Crude Oil Prices Surge 1.21% to 6253, Fueled by Chinese Fiscal Stimulus


Crude oil prices rose 1.21% to 6253, boosted by a Chinese fiscal stimulus a package or geopolitical tensions. The announcement by the Chinese central bank to lower the reserve requirement ratio starting on February 5 as a means of supporting the fragile economic recovery has caused oil prices to rise.

Further bolstering the market was a 6.67 million barrel drop in United States crude stocks for the week ending January 19, as disclosed by the American Petroleum Institute.

The optimistic outlook was, however, dampened by worries about weak demand and a 7.2 million barrel rise in petrol inventories. An even stronger dollar presented a problem for oil prices. The International Energy Agency (IEA) increased its prediction for the growth of oil demand in 2024 by 1.24 million barrels per day.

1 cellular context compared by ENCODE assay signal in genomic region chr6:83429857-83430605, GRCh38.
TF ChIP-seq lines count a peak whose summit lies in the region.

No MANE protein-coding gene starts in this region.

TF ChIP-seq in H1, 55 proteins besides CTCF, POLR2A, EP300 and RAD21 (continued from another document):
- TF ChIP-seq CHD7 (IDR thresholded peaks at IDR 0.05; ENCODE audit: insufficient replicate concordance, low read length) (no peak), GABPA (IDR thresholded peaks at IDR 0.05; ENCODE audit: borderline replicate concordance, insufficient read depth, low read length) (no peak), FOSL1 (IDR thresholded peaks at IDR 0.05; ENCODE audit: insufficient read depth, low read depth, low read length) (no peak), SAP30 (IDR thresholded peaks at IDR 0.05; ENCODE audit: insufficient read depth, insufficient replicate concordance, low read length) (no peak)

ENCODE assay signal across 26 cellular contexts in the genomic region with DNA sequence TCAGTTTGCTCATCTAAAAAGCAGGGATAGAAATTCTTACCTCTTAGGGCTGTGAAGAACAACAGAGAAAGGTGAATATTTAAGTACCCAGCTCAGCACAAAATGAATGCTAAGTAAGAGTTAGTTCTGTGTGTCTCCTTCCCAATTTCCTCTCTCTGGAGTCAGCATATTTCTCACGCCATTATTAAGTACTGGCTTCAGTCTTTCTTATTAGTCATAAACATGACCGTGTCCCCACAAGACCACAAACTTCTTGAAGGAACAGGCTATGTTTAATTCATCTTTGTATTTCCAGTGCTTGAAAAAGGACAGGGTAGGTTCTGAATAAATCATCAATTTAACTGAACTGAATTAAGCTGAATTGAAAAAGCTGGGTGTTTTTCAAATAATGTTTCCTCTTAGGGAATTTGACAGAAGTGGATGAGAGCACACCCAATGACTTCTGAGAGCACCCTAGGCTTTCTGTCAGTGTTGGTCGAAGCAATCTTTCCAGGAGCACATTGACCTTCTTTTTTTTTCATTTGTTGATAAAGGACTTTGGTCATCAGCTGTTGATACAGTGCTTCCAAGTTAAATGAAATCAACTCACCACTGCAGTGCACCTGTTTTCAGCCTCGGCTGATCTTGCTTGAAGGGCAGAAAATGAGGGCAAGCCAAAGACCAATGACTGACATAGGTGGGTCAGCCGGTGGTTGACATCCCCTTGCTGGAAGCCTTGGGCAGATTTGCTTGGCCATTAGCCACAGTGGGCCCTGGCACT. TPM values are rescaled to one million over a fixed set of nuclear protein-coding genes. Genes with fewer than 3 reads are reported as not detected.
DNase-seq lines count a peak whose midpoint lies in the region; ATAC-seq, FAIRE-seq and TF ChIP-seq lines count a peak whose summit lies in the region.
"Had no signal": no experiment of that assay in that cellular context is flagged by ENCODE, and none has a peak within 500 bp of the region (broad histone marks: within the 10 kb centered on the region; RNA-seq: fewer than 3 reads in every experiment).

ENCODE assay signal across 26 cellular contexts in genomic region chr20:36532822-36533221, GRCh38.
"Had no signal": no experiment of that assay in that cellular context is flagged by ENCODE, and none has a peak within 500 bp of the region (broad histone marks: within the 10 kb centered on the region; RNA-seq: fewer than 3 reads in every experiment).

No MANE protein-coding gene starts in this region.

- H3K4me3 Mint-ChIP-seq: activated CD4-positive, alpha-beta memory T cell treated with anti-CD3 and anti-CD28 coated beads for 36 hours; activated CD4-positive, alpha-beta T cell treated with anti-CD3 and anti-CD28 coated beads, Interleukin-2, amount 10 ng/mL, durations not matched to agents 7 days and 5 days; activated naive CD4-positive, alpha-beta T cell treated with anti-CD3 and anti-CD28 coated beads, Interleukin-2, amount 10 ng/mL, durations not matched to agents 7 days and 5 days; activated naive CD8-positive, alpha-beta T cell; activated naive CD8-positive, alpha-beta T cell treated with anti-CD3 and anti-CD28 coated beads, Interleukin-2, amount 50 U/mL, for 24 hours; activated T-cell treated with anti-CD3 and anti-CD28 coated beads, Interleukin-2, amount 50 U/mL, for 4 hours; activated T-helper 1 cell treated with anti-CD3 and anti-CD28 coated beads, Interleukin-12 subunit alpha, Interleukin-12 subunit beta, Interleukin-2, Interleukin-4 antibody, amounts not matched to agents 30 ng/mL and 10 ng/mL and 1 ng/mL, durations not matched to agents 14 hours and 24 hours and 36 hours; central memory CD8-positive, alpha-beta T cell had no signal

Despite being the third revision to the upward side. This is still a lot less than OPEC’s 2.25 million bpd estimate. The IEA put the revision down to stronger global economic expansion, lower fourth-quarter crude prices, and China’s growing petrochemicals industry.

Technically, there is new buying in the market as open interest increased by 0.62% to close at 11216. Support for crude oil prices is at 6172, and a test of 6090 is possible. Resistance is probably at 6324.

Testing 6394 could result from a move above. For a thorough grasp of market dynamics, traders should keep an eye on geopolitical events, inventory data, and global economic developments.